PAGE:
Under the Radar

Sound Off: Should the VA Prescribe Medical Marijuana?


There's a widespread belief that medical cannabis can help treat patients dealing with PTSD, but the Federal government doesn't allow Veterans Affairs doctors to prescribe the drug (even in the 23 states that have legalized it for medicinal purposes) and has specifically prohibited them from even offering an opinion about whether it might help an individual patient.

A new Quinnipiac University National poll has found that 87% of Americans believe that VA doctors should be able to provide marijuana pills to veterans suffering from post-traumatic stress disorder. Eight-seven percent. Can anyone think of another issue that 87% of Americans would agree on?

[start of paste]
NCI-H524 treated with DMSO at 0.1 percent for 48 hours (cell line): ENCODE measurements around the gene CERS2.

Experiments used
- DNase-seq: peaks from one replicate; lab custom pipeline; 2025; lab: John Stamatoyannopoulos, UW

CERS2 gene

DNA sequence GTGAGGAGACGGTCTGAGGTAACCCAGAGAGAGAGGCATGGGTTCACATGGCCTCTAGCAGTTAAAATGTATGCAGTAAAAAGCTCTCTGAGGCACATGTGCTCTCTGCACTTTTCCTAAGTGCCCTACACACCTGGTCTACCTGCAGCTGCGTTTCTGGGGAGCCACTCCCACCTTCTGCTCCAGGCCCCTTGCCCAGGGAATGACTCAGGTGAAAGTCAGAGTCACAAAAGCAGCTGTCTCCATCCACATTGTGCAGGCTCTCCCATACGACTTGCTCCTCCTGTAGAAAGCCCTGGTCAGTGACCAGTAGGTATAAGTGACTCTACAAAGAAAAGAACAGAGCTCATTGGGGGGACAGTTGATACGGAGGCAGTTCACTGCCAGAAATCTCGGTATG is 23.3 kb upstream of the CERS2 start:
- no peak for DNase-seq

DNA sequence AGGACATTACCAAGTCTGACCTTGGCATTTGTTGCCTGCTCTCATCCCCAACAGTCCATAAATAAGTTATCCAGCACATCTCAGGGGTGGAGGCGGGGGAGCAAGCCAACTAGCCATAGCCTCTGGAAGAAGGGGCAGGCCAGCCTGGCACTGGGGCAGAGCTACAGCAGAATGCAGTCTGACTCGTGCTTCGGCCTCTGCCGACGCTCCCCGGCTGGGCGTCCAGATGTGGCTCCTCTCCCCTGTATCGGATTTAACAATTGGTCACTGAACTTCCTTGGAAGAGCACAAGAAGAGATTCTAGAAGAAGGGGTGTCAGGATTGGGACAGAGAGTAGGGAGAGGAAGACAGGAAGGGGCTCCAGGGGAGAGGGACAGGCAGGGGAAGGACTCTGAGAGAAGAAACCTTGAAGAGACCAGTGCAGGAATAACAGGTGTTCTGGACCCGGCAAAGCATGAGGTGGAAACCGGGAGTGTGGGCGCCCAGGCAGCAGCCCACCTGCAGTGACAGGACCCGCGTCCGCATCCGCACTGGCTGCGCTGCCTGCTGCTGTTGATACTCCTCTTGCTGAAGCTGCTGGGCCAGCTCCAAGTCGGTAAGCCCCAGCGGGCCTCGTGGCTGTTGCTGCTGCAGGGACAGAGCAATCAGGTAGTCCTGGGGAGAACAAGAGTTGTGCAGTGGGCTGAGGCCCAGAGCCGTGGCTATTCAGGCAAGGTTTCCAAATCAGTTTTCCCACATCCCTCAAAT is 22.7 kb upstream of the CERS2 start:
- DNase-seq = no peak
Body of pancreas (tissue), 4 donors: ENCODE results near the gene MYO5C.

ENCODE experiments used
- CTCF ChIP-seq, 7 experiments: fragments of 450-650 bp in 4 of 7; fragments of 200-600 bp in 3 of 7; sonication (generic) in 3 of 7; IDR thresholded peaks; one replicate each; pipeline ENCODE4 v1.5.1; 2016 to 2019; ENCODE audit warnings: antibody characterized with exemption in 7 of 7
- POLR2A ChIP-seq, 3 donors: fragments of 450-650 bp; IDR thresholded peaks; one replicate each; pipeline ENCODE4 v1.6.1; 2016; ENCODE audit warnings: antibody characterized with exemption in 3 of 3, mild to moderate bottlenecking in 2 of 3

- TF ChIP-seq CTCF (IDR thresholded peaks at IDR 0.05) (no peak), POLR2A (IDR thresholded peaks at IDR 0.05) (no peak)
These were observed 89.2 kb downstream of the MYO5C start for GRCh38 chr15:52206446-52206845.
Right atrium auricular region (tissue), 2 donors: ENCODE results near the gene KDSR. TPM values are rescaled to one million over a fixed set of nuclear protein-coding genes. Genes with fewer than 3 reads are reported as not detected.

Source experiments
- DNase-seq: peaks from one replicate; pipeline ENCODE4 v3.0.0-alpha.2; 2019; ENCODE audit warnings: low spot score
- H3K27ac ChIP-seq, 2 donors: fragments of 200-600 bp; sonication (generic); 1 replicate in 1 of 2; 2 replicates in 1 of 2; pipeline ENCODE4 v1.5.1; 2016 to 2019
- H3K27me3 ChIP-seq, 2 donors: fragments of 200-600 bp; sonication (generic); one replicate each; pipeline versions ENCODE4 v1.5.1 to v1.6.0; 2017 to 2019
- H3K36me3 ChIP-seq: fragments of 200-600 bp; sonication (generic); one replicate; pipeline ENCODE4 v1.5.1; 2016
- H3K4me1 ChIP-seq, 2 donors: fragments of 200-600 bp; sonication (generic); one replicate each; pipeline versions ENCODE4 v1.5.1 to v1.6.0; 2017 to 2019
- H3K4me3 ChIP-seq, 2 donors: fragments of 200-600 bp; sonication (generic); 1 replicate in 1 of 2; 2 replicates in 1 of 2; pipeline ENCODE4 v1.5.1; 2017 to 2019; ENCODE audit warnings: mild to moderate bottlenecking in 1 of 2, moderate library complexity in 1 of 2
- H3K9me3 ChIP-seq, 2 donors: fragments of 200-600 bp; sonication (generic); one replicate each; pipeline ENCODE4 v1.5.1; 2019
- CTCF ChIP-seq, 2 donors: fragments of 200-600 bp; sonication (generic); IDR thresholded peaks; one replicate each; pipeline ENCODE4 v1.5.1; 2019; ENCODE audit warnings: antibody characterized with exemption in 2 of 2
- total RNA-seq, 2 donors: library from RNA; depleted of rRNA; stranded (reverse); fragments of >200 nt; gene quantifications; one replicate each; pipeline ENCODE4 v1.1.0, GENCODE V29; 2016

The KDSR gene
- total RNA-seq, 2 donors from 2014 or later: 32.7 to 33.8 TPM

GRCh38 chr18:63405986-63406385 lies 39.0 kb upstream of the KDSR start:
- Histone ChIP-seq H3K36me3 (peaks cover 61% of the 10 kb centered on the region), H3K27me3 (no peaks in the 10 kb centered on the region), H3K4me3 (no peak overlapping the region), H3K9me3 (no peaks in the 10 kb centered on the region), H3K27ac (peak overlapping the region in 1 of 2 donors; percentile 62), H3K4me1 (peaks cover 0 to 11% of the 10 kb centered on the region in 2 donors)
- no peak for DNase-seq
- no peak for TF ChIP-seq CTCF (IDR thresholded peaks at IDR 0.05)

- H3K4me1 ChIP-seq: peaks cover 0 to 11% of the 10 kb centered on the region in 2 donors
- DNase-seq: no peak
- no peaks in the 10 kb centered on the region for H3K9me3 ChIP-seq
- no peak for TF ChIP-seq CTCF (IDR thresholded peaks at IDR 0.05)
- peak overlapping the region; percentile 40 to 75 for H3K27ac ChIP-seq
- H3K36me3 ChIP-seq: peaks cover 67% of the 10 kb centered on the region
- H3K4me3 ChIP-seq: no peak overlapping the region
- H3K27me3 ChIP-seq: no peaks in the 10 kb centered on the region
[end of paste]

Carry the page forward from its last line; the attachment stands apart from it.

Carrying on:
Even in military households (where one family member is a veteran or on active duty military service), there's still 82% support for the proposition.

For any progress to be made, the DEA must first downgrade marijuana from its current Schedule 1 status alongside heroin and LSD. Even cocaine and morphine, which have recognized medical uses, are Schedule 2. In a letter to lawmakers this past spring, the DEA has indicated that it is considering the change.

For those interested in broader availability, the poll found that 54% of Americans believe that marijuana should be legal without restrictions (although 57% of Americans over the age of 65 remain opposed to the question.)

What do you think? Should VA doctors be allowed to prescribe marijuana to their patients? Sound off!

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